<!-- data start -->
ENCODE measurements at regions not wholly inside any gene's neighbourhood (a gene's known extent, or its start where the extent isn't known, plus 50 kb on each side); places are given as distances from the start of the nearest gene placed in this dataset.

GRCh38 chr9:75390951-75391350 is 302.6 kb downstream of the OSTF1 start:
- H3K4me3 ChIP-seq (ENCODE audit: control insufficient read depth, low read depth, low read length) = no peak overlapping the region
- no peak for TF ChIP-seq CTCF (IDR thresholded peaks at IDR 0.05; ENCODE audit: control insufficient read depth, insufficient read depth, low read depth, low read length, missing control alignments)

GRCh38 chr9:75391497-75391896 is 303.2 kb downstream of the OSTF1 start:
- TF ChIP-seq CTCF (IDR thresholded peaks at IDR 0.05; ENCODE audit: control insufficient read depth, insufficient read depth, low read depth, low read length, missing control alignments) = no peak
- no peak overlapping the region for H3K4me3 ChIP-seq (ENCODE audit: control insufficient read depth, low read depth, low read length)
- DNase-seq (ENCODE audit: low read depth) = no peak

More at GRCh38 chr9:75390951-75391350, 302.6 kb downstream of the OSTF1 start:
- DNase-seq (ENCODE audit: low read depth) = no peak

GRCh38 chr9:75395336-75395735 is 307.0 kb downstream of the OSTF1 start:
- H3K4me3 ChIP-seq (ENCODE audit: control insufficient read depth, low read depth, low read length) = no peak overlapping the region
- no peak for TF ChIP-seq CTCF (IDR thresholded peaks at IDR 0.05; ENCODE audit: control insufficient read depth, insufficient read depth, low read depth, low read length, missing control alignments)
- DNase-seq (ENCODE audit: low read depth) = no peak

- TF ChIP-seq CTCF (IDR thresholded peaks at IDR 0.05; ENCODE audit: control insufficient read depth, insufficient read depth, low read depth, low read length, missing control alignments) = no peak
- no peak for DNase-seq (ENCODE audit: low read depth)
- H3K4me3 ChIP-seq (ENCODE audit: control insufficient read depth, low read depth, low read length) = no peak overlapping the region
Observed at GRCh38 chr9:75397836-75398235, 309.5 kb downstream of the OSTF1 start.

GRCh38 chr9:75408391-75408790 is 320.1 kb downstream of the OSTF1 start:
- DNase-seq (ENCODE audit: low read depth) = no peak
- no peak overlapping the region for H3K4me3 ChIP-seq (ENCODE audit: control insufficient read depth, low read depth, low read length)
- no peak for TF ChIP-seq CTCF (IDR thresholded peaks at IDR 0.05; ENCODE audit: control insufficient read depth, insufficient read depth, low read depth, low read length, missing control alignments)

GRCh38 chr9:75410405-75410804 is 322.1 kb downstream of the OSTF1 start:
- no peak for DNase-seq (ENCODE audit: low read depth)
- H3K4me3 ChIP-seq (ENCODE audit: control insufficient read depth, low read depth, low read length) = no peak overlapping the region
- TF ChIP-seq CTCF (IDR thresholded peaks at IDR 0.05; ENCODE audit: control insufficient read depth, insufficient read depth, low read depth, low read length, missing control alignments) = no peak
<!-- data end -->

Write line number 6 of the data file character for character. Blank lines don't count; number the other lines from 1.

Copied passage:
- TF ChIP-seq CTCF (IDR thresholded peaks at IDR 0.05; ENCODE audit: control insufficient read depth, insufficient read depth, low read depth, low read length, missing control alignments) = no peak